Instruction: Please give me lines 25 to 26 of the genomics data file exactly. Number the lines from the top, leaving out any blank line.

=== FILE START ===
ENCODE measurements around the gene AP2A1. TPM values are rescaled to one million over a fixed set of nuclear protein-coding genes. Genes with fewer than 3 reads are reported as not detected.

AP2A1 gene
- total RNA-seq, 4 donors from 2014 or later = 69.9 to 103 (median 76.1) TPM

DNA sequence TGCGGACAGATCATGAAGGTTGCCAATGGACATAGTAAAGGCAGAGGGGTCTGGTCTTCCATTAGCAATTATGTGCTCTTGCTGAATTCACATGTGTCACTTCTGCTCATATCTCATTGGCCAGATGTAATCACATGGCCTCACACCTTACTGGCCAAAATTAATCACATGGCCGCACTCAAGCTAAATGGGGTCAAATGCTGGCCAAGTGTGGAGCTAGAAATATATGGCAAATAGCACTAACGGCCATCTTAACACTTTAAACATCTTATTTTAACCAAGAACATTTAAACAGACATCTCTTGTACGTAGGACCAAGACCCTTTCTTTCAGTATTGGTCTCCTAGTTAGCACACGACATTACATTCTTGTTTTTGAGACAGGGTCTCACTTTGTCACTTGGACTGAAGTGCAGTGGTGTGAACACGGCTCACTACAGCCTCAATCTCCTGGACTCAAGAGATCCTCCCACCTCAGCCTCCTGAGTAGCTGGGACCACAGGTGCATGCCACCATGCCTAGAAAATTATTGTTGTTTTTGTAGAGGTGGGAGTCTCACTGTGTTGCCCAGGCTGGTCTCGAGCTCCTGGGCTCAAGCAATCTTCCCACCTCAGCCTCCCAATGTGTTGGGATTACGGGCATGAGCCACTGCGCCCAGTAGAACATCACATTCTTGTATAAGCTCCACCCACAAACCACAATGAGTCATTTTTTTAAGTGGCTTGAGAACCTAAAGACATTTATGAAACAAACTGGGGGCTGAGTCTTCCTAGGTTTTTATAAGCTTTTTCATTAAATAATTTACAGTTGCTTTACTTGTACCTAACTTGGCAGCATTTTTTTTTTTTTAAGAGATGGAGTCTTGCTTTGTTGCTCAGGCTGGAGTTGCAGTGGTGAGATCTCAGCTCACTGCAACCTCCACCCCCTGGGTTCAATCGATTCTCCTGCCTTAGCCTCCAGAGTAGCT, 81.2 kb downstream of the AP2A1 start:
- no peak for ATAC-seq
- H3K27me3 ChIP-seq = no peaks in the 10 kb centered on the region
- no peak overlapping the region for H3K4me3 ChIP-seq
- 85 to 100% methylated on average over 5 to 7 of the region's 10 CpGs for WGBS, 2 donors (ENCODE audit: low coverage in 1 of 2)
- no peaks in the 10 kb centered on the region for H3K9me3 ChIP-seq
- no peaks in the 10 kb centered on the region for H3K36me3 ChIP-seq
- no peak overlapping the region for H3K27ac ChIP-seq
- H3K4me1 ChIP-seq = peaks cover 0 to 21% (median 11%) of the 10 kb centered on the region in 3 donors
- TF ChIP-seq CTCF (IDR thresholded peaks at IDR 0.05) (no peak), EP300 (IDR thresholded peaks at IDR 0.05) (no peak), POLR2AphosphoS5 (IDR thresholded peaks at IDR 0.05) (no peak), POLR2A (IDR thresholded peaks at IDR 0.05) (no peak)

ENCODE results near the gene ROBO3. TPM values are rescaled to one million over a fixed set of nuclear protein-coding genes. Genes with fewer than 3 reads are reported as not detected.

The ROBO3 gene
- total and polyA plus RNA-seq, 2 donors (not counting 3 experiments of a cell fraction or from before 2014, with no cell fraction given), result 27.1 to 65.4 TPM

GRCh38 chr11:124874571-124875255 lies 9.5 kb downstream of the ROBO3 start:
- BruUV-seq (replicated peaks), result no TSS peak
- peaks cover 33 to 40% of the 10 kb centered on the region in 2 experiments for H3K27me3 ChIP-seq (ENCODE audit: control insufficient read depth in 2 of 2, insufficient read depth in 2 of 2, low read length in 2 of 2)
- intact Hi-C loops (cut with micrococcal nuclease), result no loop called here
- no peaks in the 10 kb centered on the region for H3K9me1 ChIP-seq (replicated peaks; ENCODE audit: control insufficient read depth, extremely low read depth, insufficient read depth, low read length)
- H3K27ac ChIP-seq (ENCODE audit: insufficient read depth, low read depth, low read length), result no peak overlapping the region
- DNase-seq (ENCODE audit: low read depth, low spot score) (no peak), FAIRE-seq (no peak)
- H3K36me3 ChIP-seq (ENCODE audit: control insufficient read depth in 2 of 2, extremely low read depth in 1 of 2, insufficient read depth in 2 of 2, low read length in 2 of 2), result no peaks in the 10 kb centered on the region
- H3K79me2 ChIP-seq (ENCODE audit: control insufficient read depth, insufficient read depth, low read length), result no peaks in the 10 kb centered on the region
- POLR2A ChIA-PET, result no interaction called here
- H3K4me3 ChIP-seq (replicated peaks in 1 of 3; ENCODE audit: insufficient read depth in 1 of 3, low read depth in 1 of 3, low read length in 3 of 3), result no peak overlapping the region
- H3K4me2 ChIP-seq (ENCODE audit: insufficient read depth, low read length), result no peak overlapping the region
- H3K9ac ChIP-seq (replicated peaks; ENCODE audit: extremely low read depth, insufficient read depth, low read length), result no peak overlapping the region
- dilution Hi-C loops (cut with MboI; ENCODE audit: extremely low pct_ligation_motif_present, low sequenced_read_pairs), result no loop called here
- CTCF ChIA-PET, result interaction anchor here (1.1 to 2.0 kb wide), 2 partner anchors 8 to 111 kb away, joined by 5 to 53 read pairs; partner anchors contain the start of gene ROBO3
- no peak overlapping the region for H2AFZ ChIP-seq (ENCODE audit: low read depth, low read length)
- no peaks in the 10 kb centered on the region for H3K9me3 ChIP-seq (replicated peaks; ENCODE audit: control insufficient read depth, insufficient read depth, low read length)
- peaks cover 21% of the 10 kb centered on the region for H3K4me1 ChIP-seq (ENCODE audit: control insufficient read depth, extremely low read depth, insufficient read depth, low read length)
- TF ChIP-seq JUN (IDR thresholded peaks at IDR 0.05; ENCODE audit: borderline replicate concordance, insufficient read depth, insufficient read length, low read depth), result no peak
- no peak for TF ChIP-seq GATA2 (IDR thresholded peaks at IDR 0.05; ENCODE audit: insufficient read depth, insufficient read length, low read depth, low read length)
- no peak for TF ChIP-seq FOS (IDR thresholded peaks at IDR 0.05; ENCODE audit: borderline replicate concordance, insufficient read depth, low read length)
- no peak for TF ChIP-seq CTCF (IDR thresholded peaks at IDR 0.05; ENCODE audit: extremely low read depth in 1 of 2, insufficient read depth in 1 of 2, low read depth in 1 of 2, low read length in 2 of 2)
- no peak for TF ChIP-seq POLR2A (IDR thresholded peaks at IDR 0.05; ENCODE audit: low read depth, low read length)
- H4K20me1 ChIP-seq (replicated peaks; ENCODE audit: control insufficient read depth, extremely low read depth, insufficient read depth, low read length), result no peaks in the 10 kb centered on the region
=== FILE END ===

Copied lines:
- H3K79me2 ChIP-seq (ENCODE audit: control insufficient read depth, insufficient read depth, low read length), result no peaks in the 10 kb centered on the region
- POLR2A ChIA-PET, result no interaction called here